Interstellar: A return to old-school Sci-Fi

Interstellar 2014This film is a highly fanciful return to old-school sci-fi movies. There is some science interspersed with fiction, making it more akin to last year’s Gravity than Kubrick’s 2001 , to which it has been favorably compared. It’s not quite up to the standards of that classic film, but that doesn’t mean one should dismiss it completely.
Matthew McConaughey is adequate, but not wholly comfortable within his character, retired NASA pilot turned farmer Cooper. His role as pilot extraordinaire and earnest engineer lays rather heavily on his shoulders. He’s much better cast as the loving father and farmer in the opening segments. Anne Hathaway seems miscast in this piece, and literally adrift within the space opera. Michael Caine’s character of Professor Brand seems to be almost written in as an afterthought, which means it’s a bit confusing as to why he’s there. John Lithgow as Cooper’s father-in-law is similarly under-utilized in the script.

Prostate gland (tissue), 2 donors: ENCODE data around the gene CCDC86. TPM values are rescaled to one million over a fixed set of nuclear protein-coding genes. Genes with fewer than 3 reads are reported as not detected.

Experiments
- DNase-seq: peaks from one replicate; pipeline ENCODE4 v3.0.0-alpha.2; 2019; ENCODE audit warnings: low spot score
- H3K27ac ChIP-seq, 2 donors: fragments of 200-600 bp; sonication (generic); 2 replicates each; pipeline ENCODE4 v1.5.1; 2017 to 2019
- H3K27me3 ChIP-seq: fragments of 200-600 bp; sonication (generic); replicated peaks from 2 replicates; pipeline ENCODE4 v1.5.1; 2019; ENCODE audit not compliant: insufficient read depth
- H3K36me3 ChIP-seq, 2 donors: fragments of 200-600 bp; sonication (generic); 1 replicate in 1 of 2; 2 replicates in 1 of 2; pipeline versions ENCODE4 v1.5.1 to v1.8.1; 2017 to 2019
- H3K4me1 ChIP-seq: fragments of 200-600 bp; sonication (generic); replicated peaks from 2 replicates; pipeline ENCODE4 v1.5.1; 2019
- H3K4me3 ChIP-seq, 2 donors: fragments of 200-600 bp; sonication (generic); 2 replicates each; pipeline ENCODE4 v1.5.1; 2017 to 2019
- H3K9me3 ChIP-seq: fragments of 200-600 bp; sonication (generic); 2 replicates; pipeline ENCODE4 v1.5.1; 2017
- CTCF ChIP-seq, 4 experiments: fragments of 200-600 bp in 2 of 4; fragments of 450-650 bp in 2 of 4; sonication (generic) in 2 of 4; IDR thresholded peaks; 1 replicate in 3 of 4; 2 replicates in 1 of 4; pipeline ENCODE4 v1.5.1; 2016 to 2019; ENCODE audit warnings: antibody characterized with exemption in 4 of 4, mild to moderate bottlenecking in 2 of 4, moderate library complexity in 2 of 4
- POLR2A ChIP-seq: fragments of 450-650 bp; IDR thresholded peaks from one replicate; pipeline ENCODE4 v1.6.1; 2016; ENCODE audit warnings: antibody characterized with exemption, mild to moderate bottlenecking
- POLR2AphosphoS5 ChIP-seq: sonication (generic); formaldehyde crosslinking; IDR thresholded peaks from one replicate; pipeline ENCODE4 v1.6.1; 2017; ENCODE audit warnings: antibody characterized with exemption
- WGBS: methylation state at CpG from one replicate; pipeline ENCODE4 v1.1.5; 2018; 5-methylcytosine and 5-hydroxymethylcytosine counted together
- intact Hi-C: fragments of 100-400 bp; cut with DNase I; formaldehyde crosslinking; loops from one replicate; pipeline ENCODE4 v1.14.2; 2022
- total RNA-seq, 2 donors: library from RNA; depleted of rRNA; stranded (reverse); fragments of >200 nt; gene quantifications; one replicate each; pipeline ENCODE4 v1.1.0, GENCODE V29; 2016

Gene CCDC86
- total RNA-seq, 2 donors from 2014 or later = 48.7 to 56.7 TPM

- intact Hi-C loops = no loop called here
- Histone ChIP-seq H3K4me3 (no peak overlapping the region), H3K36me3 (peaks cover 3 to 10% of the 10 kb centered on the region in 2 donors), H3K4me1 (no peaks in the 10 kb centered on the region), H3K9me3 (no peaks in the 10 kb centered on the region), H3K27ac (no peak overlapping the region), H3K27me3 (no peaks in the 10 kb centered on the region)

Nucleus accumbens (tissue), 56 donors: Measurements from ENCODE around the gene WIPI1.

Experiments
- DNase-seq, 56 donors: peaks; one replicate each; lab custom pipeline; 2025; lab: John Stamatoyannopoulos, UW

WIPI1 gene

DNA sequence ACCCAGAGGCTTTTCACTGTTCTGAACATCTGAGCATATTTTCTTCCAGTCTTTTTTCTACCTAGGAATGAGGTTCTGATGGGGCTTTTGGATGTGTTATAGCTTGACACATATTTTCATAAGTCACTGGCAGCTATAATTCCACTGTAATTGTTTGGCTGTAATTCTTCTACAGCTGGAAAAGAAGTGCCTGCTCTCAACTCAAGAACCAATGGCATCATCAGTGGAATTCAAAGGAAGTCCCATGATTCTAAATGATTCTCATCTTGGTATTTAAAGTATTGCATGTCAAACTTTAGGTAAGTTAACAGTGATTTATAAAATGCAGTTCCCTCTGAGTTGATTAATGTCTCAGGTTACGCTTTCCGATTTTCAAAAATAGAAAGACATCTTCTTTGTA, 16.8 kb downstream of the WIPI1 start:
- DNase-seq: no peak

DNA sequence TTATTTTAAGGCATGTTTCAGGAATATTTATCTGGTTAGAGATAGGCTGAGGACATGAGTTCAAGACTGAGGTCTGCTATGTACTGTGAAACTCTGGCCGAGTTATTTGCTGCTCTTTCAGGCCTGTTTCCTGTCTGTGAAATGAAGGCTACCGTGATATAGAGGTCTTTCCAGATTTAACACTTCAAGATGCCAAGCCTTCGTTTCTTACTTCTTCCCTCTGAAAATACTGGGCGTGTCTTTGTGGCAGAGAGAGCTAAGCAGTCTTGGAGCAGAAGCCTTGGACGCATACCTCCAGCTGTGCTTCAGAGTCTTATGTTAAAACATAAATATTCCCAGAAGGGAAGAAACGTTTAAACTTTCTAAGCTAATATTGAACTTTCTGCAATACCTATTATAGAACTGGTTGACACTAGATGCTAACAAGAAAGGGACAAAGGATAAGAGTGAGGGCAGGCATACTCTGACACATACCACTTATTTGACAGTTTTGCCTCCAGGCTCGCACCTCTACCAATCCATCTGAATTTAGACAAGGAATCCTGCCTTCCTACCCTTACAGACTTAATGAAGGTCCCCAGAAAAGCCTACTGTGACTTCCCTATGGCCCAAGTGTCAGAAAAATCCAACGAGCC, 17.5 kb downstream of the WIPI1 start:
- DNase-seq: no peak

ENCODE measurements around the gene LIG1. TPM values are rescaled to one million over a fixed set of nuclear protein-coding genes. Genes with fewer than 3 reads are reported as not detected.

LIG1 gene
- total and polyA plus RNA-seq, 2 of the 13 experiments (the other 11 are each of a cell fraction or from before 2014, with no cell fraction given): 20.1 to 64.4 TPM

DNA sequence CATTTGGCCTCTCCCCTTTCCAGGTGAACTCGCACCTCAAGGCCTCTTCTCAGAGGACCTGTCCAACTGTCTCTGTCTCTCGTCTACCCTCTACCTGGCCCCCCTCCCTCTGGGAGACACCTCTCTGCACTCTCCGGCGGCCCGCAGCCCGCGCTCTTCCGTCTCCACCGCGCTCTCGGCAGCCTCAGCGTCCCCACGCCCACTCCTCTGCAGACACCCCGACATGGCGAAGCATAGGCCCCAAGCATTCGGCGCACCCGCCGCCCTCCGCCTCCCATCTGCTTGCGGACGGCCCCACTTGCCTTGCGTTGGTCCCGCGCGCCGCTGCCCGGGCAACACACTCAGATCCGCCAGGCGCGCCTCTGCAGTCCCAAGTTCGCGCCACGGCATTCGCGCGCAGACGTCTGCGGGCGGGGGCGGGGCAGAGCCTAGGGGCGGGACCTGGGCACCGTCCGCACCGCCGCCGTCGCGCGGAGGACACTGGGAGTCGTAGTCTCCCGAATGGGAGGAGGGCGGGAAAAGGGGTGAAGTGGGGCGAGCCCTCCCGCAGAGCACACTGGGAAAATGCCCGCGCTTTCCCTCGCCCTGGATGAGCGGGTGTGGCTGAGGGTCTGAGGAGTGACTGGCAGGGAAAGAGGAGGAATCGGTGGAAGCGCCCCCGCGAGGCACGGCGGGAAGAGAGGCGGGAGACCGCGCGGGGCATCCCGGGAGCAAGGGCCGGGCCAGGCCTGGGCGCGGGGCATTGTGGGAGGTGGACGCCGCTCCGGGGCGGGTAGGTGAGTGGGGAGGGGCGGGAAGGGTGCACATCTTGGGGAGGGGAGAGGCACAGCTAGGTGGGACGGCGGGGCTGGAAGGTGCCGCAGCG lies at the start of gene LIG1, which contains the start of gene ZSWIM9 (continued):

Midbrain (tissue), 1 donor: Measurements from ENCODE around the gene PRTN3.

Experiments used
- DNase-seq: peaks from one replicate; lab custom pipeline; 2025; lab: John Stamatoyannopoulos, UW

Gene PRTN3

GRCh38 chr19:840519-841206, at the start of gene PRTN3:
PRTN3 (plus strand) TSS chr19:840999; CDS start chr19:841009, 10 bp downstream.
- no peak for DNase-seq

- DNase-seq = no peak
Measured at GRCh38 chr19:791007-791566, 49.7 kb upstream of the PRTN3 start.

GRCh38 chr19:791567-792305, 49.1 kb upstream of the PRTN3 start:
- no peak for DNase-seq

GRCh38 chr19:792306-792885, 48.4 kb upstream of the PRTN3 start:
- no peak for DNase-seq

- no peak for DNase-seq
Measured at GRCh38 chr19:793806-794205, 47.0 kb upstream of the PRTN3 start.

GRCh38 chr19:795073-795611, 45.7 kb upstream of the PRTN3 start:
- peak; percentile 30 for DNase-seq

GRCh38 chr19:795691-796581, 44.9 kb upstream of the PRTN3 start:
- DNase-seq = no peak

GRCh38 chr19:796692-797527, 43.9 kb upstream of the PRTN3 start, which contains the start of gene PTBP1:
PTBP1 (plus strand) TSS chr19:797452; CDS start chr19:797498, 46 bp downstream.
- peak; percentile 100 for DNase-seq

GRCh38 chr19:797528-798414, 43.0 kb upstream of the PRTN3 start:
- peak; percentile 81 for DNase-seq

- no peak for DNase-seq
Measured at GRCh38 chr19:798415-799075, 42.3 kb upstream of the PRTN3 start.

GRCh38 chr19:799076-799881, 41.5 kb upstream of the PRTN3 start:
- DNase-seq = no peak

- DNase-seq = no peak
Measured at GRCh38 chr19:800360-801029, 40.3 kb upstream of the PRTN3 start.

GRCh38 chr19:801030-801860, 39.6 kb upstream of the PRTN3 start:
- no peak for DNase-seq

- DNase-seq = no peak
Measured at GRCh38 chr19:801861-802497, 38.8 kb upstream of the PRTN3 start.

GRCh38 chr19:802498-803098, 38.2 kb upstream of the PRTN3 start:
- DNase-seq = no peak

Only the character Jessica Chastain portrays seems to be well-rounded. She’s completely comfortable in her role as the daughter Murphy, who is left behind on Earth. The story centers around a wormhole discovered by NASA scientists after an apocalyptic Earth event. McConaughey and crew must travel through it to three possible planetary candidates in order to ostensibly re-colonize the inhabitants of Earth.
The plot holes are big enough to fly the Starship Enterprise through with plenty of room to spare. This is not high-brow sci-fi, but this movie, special effects notwithstanding, signals a return to the old-school style of science-fiction space operas we remember from the fifties and sixties. Films like Forbidden Planet, or Invasion of the Flying Saucers come
to mind if you’re old enough to remember such flights of fancy. In other words, you must suspend disbelief and simply enjoy the special effects. At some point, you may even check your watch as the running time is 169 minutes, well in excess of 2 ½ hours.
This film comes not highly recommended, but recommended for lovers of science fiction. As long as you walk in with your eyes wide open, and not expecting the wonders of 2001: A Space Odyssey, you probably won’t be disappointed.

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Author of "6 Degrees of Film: The Future of Film in the Global Village", Ms. Johnson continues to blog on film and publishes a newsletter plus the Flipboard magazine 6 Degrees of Film @ the Movies. Her book is currently available on Amazon at

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